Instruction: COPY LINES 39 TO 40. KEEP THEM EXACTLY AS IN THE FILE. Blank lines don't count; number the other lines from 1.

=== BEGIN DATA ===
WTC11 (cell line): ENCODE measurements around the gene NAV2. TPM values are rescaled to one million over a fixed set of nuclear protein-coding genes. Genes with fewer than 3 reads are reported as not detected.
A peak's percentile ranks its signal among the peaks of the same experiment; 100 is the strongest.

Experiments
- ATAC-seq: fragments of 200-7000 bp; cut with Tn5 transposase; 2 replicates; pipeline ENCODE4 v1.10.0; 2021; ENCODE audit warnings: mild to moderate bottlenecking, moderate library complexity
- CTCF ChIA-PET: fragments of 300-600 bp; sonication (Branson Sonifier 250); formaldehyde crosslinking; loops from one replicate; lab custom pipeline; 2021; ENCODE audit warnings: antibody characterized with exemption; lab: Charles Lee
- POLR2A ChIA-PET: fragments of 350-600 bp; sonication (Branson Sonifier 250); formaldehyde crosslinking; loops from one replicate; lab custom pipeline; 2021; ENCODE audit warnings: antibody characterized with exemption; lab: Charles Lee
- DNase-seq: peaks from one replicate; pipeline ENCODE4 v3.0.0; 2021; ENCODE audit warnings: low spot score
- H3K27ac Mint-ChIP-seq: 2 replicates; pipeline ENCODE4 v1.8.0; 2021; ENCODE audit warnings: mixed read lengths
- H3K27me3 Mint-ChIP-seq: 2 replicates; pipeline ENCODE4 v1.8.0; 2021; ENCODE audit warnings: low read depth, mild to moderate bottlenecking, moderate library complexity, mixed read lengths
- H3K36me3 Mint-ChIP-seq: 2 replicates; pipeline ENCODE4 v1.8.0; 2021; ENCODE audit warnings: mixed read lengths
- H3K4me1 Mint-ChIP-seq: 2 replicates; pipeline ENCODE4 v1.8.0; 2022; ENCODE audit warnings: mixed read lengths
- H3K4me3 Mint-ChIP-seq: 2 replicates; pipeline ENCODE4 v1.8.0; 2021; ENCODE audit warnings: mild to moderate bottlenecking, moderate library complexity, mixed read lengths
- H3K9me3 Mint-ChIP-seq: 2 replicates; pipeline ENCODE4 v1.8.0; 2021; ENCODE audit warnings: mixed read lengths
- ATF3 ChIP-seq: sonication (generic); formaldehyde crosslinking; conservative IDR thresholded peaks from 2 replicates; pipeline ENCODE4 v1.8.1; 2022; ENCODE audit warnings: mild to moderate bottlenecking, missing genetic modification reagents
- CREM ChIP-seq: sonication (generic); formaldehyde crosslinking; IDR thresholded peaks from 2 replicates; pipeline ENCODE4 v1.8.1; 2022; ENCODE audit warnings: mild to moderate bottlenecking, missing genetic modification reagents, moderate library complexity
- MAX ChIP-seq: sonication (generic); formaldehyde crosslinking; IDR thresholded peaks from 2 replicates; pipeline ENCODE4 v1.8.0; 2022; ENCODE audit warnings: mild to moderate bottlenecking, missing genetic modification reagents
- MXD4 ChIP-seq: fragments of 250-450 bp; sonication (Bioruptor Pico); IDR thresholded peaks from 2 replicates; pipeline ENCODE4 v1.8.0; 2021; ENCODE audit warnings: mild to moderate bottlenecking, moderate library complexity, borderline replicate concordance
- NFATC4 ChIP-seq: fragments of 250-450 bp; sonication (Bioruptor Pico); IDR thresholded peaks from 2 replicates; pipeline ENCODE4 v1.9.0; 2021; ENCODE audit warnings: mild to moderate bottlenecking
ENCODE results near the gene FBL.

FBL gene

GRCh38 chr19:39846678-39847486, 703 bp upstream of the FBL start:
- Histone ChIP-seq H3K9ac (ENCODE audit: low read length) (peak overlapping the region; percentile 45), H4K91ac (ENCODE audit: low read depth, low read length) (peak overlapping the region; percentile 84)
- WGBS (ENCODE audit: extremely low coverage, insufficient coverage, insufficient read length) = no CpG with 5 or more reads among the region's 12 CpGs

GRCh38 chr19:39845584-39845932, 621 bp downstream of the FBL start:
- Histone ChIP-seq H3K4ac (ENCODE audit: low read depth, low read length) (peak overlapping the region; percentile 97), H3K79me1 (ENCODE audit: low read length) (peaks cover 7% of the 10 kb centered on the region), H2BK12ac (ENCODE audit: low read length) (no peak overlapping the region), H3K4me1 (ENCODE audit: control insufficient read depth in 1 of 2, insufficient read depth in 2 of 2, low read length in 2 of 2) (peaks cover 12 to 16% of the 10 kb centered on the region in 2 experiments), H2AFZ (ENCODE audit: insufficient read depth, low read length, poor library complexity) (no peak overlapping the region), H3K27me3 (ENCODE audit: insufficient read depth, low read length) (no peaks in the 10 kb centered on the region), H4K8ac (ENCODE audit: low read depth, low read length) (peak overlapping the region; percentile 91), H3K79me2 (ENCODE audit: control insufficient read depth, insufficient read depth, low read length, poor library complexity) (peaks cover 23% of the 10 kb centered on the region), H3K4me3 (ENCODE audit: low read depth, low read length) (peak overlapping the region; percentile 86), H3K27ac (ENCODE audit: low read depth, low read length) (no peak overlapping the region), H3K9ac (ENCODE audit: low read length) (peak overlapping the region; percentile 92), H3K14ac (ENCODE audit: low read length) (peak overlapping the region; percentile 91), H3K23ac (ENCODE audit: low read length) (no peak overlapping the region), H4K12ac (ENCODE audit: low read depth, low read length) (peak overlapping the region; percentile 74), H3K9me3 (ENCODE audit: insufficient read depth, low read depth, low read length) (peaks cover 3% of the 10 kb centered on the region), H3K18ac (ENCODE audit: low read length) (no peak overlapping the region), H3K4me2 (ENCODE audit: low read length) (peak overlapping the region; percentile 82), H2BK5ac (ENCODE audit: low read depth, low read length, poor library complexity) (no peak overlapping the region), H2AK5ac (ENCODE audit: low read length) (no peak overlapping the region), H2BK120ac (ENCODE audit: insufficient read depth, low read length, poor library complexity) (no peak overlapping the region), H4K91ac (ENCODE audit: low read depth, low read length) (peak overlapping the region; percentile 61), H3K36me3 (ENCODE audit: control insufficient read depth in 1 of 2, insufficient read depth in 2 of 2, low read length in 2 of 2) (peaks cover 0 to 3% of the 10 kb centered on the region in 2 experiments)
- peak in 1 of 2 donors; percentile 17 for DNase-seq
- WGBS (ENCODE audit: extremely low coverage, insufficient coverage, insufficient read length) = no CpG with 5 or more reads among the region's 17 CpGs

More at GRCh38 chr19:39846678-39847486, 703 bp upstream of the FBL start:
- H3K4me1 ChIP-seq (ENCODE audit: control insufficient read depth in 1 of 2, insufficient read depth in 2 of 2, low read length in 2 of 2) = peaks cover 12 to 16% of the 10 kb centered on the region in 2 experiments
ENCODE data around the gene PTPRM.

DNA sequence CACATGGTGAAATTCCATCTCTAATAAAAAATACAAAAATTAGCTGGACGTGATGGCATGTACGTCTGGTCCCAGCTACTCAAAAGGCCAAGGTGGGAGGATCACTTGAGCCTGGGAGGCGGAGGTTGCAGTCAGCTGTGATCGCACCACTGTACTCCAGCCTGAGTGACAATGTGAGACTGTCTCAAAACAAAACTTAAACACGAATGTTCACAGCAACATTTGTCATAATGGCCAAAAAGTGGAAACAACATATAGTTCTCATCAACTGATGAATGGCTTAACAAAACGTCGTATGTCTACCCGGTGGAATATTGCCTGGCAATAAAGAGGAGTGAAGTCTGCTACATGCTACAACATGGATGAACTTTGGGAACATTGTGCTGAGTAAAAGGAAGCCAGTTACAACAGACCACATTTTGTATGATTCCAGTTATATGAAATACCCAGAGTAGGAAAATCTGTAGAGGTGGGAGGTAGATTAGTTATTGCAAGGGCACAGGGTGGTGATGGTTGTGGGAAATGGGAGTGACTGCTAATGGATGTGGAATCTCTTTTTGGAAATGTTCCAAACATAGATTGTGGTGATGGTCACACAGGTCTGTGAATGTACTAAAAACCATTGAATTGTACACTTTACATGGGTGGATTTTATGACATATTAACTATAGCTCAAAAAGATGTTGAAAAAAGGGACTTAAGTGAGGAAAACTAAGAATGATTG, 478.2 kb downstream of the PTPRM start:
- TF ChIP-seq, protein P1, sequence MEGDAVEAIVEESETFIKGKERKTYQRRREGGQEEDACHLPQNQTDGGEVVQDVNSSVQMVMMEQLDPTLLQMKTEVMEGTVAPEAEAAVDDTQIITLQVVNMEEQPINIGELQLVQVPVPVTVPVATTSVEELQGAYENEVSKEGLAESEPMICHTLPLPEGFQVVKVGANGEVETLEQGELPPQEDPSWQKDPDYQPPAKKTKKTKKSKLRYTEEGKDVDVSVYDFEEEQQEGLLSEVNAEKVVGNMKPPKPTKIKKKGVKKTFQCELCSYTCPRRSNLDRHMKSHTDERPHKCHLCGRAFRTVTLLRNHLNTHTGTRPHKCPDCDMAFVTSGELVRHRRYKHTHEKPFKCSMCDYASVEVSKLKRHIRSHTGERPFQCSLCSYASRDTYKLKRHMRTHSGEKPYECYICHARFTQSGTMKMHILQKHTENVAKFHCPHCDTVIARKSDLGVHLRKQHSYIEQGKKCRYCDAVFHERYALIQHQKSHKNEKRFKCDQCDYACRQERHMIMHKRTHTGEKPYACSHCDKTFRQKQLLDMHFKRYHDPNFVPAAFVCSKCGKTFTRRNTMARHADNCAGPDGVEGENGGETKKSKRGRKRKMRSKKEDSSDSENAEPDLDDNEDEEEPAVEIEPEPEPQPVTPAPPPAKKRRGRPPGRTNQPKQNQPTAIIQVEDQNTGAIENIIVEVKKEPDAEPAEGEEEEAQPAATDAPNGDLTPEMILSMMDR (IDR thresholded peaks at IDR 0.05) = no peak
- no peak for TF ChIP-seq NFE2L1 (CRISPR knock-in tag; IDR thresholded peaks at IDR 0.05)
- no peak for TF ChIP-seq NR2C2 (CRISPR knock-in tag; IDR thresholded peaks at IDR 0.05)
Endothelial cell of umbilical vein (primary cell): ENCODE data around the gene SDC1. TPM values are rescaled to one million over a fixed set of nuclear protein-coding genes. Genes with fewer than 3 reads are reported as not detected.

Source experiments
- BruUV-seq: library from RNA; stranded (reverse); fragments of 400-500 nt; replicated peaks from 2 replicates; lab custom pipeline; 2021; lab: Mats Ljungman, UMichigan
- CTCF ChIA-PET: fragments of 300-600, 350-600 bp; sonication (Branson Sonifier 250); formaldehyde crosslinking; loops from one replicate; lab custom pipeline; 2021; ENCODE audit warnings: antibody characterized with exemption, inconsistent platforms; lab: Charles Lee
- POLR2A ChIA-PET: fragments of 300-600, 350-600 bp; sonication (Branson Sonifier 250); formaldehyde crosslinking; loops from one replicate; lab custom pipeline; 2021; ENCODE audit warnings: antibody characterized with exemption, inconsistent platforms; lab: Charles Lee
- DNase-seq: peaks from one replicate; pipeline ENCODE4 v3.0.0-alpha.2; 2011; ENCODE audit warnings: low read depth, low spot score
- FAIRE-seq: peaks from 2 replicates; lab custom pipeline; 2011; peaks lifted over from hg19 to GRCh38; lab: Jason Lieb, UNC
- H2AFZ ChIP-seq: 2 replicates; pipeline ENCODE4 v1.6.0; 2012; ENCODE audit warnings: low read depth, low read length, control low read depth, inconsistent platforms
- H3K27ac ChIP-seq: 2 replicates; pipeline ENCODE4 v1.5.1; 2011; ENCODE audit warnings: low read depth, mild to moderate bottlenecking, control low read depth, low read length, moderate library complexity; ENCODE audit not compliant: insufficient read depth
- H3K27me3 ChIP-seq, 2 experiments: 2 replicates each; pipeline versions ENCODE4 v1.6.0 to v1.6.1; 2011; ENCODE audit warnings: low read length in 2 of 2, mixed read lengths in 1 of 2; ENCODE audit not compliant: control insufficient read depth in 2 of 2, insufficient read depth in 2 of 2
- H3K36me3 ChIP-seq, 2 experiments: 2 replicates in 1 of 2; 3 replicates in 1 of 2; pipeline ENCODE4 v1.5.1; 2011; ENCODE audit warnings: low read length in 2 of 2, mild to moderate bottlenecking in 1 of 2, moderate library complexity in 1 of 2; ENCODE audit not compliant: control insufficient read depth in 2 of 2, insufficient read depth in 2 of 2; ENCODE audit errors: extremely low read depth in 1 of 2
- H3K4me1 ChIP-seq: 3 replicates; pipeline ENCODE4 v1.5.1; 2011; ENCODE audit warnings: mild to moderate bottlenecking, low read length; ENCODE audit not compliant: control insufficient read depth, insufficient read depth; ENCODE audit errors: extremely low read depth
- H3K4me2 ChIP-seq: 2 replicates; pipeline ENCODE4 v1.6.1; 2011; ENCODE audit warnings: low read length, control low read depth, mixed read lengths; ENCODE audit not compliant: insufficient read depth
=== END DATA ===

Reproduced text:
- POLR2A ChIA-PET: fragments of 300-600, 350-600 bp; sonication (Branson Sonifier 250); formaldehyde crosslinking; loops from one replicate; lab custom pipeline; 2021; ENCODE audit warnings: antibody characterized with exemption, inconsistent platforms; lab: Charles Lee
- DNase-seq: peaks from one replicate; pipeline ENCODE4 v3.0.0-alpha.2; 2011; ENCODE audit warnings: low read depth, low spot score